The only times I had trouble were when I had code between the computer logic and player vs player logic that was very similar, but too different to add into a single function easily. So I ended up coding both of those in, which made my code a little bit lengthier.

So I coded most of everything up, I finished the player vs player first, added all the little nuances like updating the score, changing the currently active player, etc…, but then I was left with making the computer logic.

Computer Logic

Without much hesitation, I decided I could just leverage the win-case checking I made for the player vs player section to my advantage. This checking was just a simple method that checks if any of the 8 combinations that could win based on a numbering scheme shown below were present.




So, for example, if I run the method for a specific player (which has access to which pieces are currently down by each of the players) and it sees that player has played on spaces 1,2 and 3, then that player wins.

I took this and transferred it to my computer logic, so that each time the computer plays, it runs this check as well, making it very easy to enact the end case.

As for getting the computer to play decent choices, I decided on the following. First I had the computer randomly select from the remaining available pieces on the board, and play at one of those spaces. Once I got this functionality working, albeit was a very bad computer, I added two more cases to run before deciding on a random location.

The first case uses the previously mentioned win-case checking method. Instead of checking for a win, I modified it to check to see if there are any moves that would lead to a winning scenario, as this would be the most important and logical move to make.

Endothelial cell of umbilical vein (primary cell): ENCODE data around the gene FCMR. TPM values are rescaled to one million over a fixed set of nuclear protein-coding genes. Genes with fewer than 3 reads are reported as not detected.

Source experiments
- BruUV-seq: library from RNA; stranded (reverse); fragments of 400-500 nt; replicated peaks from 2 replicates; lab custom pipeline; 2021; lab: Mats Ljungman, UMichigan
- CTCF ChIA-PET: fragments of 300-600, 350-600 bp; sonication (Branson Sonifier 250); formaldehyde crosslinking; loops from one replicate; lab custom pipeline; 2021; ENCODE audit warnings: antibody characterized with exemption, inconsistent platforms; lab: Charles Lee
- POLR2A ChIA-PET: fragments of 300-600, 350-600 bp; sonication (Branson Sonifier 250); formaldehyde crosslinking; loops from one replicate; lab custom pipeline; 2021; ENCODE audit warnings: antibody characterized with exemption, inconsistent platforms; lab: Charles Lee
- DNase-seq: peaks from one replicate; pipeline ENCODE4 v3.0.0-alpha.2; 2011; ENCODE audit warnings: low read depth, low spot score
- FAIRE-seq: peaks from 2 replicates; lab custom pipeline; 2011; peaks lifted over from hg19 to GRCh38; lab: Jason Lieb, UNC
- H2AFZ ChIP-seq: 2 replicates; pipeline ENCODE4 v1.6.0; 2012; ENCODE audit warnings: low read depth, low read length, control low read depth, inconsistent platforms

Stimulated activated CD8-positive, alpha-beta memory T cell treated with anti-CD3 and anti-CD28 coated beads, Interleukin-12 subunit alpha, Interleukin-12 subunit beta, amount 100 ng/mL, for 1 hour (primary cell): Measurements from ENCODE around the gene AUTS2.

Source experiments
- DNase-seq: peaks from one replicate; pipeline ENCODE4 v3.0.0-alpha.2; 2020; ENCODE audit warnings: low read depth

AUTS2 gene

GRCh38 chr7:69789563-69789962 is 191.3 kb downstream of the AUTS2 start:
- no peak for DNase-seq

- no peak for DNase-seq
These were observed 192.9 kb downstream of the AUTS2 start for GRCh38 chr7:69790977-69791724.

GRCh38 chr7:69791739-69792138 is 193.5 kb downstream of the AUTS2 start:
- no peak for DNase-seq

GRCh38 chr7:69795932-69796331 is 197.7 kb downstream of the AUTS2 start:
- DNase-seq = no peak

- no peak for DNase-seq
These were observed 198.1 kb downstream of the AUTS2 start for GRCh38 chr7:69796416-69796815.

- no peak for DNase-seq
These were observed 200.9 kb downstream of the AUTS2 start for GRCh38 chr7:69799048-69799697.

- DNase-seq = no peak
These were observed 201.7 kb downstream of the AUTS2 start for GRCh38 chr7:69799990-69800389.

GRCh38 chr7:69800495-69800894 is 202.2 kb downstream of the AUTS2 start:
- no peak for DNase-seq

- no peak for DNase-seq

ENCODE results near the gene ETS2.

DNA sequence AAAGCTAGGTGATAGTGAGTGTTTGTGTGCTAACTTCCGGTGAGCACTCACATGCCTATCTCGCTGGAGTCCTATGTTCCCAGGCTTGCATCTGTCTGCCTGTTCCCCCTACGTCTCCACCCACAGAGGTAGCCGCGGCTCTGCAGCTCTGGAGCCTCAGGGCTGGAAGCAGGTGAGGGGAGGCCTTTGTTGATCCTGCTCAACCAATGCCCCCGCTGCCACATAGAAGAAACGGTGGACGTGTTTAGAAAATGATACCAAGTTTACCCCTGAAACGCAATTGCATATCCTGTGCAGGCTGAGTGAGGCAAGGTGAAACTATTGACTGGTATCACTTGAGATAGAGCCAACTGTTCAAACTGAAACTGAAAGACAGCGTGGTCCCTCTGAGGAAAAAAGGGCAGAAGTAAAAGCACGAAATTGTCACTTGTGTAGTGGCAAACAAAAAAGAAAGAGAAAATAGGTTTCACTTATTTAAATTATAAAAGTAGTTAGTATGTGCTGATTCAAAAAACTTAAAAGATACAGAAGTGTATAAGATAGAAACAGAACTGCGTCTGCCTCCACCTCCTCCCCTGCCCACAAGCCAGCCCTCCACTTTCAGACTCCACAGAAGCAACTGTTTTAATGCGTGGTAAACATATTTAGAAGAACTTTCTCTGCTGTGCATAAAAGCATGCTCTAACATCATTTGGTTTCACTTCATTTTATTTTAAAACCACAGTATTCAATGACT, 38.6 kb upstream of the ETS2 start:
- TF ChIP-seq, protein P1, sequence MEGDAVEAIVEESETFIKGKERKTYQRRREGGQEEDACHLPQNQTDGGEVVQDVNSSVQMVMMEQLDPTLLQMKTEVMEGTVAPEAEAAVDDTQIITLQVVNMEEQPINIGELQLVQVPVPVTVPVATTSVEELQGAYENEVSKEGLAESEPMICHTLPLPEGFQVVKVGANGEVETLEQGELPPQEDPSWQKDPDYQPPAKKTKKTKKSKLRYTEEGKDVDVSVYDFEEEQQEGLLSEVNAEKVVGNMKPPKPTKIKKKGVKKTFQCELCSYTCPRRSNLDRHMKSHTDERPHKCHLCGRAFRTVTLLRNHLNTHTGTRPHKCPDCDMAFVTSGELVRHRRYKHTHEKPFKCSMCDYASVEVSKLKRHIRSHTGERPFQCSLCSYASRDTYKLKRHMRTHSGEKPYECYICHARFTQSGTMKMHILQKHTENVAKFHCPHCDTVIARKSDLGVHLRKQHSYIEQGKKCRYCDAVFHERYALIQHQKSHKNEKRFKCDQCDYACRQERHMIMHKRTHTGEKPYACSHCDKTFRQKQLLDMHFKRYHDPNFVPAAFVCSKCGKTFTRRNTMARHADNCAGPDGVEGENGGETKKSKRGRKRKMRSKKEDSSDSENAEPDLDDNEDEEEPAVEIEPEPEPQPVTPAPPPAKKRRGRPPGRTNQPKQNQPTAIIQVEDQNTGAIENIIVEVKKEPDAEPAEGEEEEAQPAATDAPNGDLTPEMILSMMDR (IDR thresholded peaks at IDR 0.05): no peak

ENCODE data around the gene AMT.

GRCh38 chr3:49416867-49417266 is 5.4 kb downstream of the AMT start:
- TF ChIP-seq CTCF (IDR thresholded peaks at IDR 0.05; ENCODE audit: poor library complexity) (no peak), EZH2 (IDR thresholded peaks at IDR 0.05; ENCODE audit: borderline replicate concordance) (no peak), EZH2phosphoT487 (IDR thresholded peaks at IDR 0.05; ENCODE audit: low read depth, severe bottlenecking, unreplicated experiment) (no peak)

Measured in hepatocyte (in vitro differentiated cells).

The second case is similar to the first, but it checks if the computer’s opponent has any moves that would allow them to move, and if they do, it places its piece in that spot. This would be the second most important place to play (Note: this doesn’t help if there are two places in which the opponent could win, a loss is inevitable at that point so the computer just plays in one of them).

If neither of these cases applies, the computer simply plays at random. Due to this logic, the computer typically plays randomly for the first two moves it makes, which allows for the user to beat the computer if playing a certain algorithm. But, if all you are to do is play an algorithm that wins every time, where is the fun in that. I wanted my computer to feel like a human, not an invincible bot programmed to know every winning scenario.

With this method, I ended up being able to accomplish designing a computer logic in very little lines of code.

Closing Remarks

This was a very enjoyable project for me, and I learned a lot. I began getting experience in ES6 classes and learning how to combine functional with object-oriented programming. In the end, there were a lot of little nuances to hammer out, but I think I finally arrived at a fluid, bug-free game.

I will likely get back to writing the posts in order, but be sure to look out for my Simon Game project where I finally switch to using an IDE. I highly recommend VS Code with a good set of extensions and this theme. I also start using TypeScript, and drop jQuery in order to truly understand how to manipulate the DOM using JavaScript.

(I know I went out of order and wrote about this project before many of the other ones, but this was fresh on my mind and wanted to get everything right while I remembered what I did)